built as famine relief project;  and Catholic = folly built by a crazy
landlord who thought he'd see the sea from its height; the political
statements should be obvious).  I imagined a compiler combining these
traditions, and a thousand years later a student at Lunar University
(looking a little like me ;-)  studying these two traditions and looking for
an original or earliest form that editorializing had muddled together. Of
course you can't argue with 'age of language' evidence, at least not much,
though it may be hard to say *where* that language was captured, and did it
represent not a broad horizon of folkoric sentiment but rather a local
valley.  Has much scholarly thinking gone on in this area for the UC? --
Wade

Top of Message | Previous Page | Permalink

Advanced Options


Options

Log In

Log In

Get Password

Get Password


Search Archives

Search Archives


Subscribe or Unsubscribe

Subscribe or Unsubscribe


Archives

September 2018
August 2018
July 2018
June 2018
May 2018
April 2018
March 2018
February 2018
January 2018
December 2017
November 2017
October 2017
September 2017
August 2017
July 2017
June 2017
May 2017
April 2017
March 2017
February 2017
January 2017
December 2016
November 2016
October 2016
September 2016
August 2016
July 2016
June 2016
May 2016
April 2016
March 2016
February 2016
January 2016
December 2015
November 2015
October 2015
September 2015
August 2015
July 2015
June 2015
May 2015
April 2015
March 2015
February 2015
January 2015
December 2014
November 2014
October 2014
September 2014
August 2014
July 2014
June 2014
May 2014
April 2014
March 2014
February 2014
January 2014
December 2013
November 2013
October 2013
September 2013
August 2013
July 2013
June 2013
May 2013
April 2013
March 2013
February 2013
January 2013
December 2012
November 2012
October 2012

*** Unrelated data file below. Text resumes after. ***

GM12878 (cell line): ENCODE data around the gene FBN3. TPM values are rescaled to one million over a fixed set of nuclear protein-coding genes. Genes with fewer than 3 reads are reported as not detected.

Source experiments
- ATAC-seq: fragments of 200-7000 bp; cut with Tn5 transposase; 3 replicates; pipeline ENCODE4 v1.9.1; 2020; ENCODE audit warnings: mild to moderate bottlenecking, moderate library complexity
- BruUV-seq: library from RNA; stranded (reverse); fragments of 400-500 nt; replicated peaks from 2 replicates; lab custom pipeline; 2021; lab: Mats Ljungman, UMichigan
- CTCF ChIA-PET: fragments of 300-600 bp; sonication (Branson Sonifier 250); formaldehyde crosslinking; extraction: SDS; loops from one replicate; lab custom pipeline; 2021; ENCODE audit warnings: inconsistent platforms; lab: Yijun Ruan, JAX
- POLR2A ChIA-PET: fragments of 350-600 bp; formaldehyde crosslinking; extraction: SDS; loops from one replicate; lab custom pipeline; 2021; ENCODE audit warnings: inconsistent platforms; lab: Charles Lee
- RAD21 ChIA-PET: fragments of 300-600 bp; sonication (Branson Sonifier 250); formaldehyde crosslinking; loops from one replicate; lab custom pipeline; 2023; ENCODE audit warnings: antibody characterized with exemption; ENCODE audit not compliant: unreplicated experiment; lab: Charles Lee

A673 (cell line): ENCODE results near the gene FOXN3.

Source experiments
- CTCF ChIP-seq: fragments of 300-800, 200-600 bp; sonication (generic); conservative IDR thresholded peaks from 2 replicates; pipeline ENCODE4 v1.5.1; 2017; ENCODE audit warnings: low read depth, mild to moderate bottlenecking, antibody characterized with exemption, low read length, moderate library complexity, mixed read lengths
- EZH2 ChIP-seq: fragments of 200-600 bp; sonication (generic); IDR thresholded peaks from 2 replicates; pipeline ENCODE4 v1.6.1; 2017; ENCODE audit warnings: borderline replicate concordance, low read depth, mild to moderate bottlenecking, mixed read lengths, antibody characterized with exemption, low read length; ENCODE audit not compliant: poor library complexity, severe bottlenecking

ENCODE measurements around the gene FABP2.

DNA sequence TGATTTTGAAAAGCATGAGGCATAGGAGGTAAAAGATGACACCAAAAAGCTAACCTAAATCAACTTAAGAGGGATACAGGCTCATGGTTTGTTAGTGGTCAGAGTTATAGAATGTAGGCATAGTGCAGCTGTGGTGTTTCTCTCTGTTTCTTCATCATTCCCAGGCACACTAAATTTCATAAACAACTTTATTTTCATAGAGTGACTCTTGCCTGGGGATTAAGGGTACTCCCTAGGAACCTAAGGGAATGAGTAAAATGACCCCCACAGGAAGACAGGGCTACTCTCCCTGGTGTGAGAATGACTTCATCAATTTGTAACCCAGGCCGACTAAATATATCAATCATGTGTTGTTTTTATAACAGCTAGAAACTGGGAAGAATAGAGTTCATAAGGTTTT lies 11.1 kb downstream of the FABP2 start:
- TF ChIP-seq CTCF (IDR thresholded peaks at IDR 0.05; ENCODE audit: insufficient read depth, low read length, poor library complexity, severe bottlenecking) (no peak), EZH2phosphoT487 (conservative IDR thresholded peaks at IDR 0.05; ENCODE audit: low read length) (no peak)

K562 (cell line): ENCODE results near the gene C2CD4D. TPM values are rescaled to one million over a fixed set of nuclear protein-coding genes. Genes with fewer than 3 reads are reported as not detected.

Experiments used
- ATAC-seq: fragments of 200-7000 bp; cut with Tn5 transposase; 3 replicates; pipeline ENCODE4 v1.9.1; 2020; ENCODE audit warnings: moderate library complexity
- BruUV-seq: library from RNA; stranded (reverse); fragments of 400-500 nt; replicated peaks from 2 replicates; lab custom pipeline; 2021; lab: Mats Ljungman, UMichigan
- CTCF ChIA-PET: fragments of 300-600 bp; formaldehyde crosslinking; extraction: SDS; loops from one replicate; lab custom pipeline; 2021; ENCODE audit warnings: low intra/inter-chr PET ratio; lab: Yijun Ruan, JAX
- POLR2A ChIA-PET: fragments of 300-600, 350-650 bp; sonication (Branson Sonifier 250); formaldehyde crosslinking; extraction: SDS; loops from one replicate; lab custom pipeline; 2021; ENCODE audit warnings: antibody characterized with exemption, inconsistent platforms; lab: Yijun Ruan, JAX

September 2012
August 2012
July 2012
June 2012
May 2012
April 2012
March 2012
February 2012
January 2012
December 2011
November 2011
October 2011
September 2011
August 2011
July 2011
June 2011
May 2011
April 2011
March 2011
February 2011
January 2011
December 2010
November 2010
October 2010
September 2010
August 2010
July 2010
June 2010
May 2010
April 2010
March 2010
February 2010
January 2010
December 2009
November 2009
October 2009
September 2009
August 2009
July 2009
June 2009
May 2009
April 2009
March 2009
February 2009
January 2009
December 2008
November 2008
October 2008
September 2008
August 2008
July 2008
June 2008
May 2008
April 2008
March 2008
February 2008
January 2008
December 2007
November 2007
October 2007
September 2007
August 2007
July 2007
June 2007
May 2007
April 2007
March 2007
February 2007
January 2007
December 2006
November 2006
October 2006
September 2006
August 2006
July 2006
June 2006
May 2006
April 2006
March 2006
February 2006
January 2006
December 2005
November 2005
October 2005
September 2005
August 2005
July 2005
June 2005
May 2005
April 2005
March 2005
February 2005
January 2005
December 2004
November 2004
October 2004
September 2004
August 2004
July 2004
June 2004
May 2004
April 2004
March 2004
February 2004
January 2004
December 2003
November 2003
October 2003
September 2003
August 2003
July 2003
June 2003
May 2003
April 2003
March 2003
February 2003
January 2003
December 2002
November 2002
October 2002
September 2002
August 2002
July 2002
June 2002
May 2002
April 2002
March 2002
February 2002
January 2002
December 2001
November 2001
October 2001
September 2001
August 2001
July 2001
June 2001
May 2001
April 2001
March 2001
February 2001
January 2001
December 2000
November 2000
October 2000
September 2000
August 2000
July 2000
June 2000
May 2000
April 2000
March 2000
February 2000
January 2000
December 1999
November 1999
October 1999
September 1999
August 1999
July 1999
June 1999
May 1999
April 1999
March 1999
February 1999
January 1999
December 1998
November 1998
October 1998
September 1998
August 1998
July 1998
June 1998
May 1998
April 1998
March 1998
February 1998
January 1998
December 1997
November 1997
October 1997

ATOM RSS1 RSS2



LISTSERV.HEANET.IE

Secured by F-Secure Anti-Virus CataList Email List Search Powered by the LISTSERV Email List Manager